18. Spacecraft transmitter reliability

    NASA Technical Reports Server (NTRS)

    1980-01-01

    A workshop on spacecraft transmitter reliability was held at the NASA Lewis Research Center on September 25 and 26, 1979, to discuss present knowledge and to plan future research areas. Since formal papers were not submitted, this synopsis was derived from audio tapes of the workshop. The following subjects were covered: users' experience with space transmitters; cathodes; power supplies and interfaces; and specifications and quality assurance. A panel discussion ended the workshop.

  19. ATLAS reliability analysis

    SciTech Connect

    Bartsch, R.R.

    1995-09-01

    Key elements of the 36 MJ ATLAS capacitor bank have been evaluated for individual probabilities of failure. These have been combined to estimate system reliability which is to be greater than 95% on each experimental shot. This analysis utilizes Weibull or Weibull-like distributions with increasing probability of failure with the number of shots. For transmission line insulation, a minimum thickness is obtained and for the railgaps, a method for obtaining a maintenance interval from forthcoming life tests is suggested.

  20. Compact, Reliable EEPROM Controller

    NASA Technical Reports Server (NTRS)

    Katz, Richard; Kleyner, Igor

    2010-01-01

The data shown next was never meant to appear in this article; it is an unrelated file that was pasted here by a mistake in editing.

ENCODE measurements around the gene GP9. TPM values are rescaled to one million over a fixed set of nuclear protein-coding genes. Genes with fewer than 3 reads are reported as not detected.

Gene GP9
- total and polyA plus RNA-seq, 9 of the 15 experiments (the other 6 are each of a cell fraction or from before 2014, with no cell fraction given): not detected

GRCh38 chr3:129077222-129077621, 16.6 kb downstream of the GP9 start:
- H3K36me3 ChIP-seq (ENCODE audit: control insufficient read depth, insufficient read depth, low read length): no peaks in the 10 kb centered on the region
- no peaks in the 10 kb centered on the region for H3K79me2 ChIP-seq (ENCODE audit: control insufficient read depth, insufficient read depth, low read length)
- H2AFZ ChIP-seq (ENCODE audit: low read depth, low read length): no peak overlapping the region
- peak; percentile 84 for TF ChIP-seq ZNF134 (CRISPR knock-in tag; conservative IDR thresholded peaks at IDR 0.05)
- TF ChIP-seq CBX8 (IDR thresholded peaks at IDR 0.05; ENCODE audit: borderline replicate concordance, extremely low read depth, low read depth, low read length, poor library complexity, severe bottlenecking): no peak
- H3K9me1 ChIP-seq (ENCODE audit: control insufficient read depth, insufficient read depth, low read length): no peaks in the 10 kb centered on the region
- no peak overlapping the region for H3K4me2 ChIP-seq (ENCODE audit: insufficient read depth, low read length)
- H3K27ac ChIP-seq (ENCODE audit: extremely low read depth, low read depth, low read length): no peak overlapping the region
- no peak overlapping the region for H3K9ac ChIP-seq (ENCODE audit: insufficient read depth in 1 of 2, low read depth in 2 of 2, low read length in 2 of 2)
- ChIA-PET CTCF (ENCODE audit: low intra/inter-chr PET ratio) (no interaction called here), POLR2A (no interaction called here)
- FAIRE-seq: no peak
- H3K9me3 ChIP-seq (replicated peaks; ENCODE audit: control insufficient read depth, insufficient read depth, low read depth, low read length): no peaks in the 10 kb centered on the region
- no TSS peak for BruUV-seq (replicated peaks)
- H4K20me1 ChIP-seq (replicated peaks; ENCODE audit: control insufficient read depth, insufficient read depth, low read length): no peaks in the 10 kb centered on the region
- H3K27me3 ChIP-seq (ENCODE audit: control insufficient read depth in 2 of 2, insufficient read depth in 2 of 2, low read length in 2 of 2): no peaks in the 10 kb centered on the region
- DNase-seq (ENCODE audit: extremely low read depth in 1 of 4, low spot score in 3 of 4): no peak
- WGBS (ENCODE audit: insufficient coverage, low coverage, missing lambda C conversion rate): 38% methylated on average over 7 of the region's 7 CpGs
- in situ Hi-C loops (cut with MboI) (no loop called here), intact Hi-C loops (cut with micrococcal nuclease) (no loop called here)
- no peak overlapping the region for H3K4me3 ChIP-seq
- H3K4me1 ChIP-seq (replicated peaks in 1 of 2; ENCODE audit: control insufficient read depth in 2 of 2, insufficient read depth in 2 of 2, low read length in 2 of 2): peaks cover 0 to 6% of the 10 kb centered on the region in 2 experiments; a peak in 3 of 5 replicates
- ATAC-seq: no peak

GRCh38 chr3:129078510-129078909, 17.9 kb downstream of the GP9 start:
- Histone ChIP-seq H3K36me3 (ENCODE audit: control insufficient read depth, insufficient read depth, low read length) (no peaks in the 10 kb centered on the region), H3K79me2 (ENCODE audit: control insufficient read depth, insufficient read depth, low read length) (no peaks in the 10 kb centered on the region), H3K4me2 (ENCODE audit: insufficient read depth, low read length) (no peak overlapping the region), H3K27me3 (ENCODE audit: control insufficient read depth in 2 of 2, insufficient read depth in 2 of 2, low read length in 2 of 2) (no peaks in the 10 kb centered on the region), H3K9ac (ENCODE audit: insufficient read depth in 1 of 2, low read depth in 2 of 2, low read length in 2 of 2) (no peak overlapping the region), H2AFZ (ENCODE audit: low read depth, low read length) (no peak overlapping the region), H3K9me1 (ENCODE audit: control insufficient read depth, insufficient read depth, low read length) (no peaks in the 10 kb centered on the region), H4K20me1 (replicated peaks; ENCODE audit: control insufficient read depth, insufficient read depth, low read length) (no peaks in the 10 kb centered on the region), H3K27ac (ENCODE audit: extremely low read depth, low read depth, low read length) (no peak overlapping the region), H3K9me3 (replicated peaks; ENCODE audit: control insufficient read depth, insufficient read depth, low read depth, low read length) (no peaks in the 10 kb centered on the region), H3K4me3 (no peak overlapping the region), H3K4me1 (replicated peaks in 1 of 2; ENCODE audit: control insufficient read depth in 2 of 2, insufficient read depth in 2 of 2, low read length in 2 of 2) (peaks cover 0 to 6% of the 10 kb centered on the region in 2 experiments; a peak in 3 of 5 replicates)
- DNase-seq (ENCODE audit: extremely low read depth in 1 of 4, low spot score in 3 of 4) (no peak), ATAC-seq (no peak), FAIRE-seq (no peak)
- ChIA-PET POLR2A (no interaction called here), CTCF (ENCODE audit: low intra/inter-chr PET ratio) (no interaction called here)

A compact, reliable controller for an electrically erasable, programmable read-only memory (EEPROM) has been developed specifically for a space-flight application. The design may be adaptable to other applications in which there are requirements for reliability in general and, in particular, for prevention of inadvertent writing of data in EEPROM cells. Inadvertent writes pose risks of loss of reliability in the original space-flight application and could pose such risks in other applications. Prior EEPROM controllers are large and complex and do not provide all reasonable protections (in many cases, few or no protections) against inadvertent writes. In contrast, the present controller provides several layers of protection against inadvertent writes. The controller also incorporates a write-time monitor, enabling determination of trends in the performance of an EEPROM through all phases of testing. The controller has been designed as an integral subsystem of a system that includes not only the controller and the controlled EEPROM aboard a spacecraft but also computers in a ground control station, relatively simple onboard support circuitry, and an onboard communication subsystem that utilizes the MIL-STD-1553B protocol. (MIL-STD-1553B is a military standard that encompasses a method of communication and electrical-interface requirements for digital electronic subsystems connected to a data bus. MIL-STD- 1553B is commonly used in defense and space applications.) The intent was to both maximize reliability while minimizing the size and complexity of onboard circuitry. In operation, control of the EEPROM is effected via the ground computers, the MIL-STD-1553B communication subsystem, and the onboard support circuitry, all of which, in combination, provide the multiple layers of protection against inadvertent writes. There is no controller software, unlike in many prior EEPROM controllers; software can be a major contributor to unreliability, particularly in fault